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The ONLY 5 Stories You Need To Grow Your Business

Storytelling is an incredibly effective way to grow your business because stories connect real people together. And that’s the point of a business, whether it’s online or not, people helping people.

 

The problem is so many people don’t know how to tell a good story so they just spit facts and stats that don’t connect them to their audience. 

 

People want to know that you can help them AND that you are someone they can relate to. That’s the Know, Like, and Trust factor.

 

There’s a reason the saying goes, “A fact will always tell, and a story will always sell”.

 

If you’re creating content online, you need to be able to connect with your audience and separate yourself from all of the other creators out there - stories do that.

 

Here’s what we’re going to cover today…

  • A simple framework for creating great stories
  • 5 proven story archetypes that will get your juices flowing and spark some ideas for ways to connect with your audience
  • Practical ways to use these stories to grow your business

 

Let’s dive in!

 

But First… A Quick Shoutout.

 

I just need to say this…

 

I didn’t make these story archetypes up. 

 

These come from one of my business mentors, Ramit Sethi. Check him out at Iwillteachyoutoberich.com 

 

He’s been a huge inspiration for me and taught me so much about online business, copywriting, sales, and more.

 

Ramit has some of the best courses on the market for helping you improve your personal finance, find your dream job, or start a business. 

 

I highly recommend checking his products out. They’re an investment, but well worth it.

 

I took his copywriting course, Call To Action, and it helped me become a way better copywriter which grew my business. These 5 story archetypes are one of the big reasons why.

 

Storytelling is one of the most powerful and versatile tools you can use in your business. You can use these 5 stories when speaking on stages, writing copy, and creating content.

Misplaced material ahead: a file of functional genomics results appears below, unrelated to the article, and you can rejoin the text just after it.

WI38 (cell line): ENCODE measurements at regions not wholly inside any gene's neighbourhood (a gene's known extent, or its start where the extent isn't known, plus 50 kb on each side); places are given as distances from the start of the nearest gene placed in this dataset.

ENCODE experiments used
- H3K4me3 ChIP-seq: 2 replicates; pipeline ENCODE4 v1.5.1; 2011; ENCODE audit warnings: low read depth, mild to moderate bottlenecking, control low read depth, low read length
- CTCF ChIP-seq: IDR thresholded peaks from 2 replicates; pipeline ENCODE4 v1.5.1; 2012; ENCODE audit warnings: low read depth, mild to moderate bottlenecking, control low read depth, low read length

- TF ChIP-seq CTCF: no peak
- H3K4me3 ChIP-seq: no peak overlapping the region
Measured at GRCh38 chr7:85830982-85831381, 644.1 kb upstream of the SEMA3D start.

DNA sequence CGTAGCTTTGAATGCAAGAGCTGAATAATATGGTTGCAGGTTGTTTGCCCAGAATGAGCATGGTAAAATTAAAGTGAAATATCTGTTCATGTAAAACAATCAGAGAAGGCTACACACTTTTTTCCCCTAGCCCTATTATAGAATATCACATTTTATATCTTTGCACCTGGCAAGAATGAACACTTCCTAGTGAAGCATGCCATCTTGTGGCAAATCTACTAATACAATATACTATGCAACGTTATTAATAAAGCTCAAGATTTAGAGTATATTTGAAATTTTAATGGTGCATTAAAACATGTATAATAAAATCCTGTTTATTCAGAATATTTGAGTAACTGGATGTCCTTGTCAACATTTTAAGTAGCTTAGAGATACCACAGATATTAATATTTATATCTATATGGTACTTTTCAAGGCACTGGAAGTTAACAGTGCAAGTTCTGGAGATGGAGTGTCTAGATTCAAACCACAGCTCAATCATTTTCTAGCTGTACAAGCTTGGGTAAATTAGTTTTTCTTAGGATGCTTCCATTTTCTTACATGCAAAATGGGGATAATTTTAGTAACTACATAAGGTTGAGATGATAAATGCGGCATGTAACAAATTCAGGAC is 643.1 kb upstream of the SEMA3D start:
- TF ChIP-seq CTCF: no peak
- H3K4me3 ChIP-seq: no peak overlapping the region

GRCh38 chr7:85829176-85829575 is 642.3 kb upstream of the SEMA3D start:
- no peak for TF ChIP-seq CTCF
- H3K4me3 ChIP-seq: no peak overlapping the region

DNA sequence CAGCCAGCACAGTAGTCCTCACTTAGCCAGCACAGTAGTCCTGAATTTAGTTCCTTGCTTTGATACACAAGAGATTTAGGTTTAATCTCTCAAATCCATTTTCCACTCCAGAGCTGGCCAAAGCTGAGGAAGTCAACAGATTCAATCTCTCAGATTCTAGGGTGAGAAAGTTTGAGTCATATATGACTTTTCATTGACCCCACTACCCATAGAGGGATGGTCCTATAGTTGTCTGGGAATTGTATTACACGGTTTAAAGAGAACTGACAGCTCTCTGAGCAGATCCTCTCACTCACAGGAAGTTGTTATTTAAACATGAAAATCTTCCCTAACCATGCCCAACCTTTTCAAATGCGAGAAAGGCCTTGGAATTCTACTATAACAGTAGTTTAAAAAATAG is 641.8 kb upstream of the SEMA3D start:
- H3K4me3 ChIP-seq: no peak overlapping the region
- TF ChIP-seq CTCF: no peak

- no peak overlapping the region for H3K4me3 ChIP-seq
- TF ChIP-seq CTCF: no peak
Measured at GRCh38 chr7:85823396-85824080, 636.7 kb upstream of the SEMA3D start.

But first, you need to understand what makes a great story.

 

What Makes a Great Story

 

Stories can get very complex with plot twists, character development, and drama. For us, we’re just using stories to connect with new people so we can grow our audience. 

 

These stories don’t need to be super complex unless you want to do that. My philosophy is to keep it simple.

 

Here’s the framework I use when creating stories…

 

  • Simple Plot - Before you start telling your story, how can you sum up the gist of your story in one sentence? (i.e. Frodo has to destroy the One Ring in Mount Doom against all odds)
  • Simple Structure - Have a clear beginning, middle, and end. Stories can obviously get more complex but we’re typically just telling a simple story of you or a client of yours (i.e. I was there… This happened… Now I’m here..)
  • Details Matter - Great stories slow things down and are detailed to where we can keep people engaged and “take them on a ride”. It’s best to use sensory words to really give your story life

 

Remember that storytelling is an art form. Few people are naturally good at telling stories, especially off the top of their heads. 

 

Read and listen to great stories, then practice telling them yourself. Over time you’ll get better.

 

Now that you know what makes a great story, let’s dive into the 5 Story Archetypes!

 

Story #1: Paint the Dream

 

This story type is all about helping your readers imagine what life would be like if they had everything they wanted. 

 

The key is to use evocative words and imagery so that your readers can practically feel the dream becoming a reality.

 

Painting the Dream is one of the most versatile and powerful stories you can tell because it taps into what your audience really wants.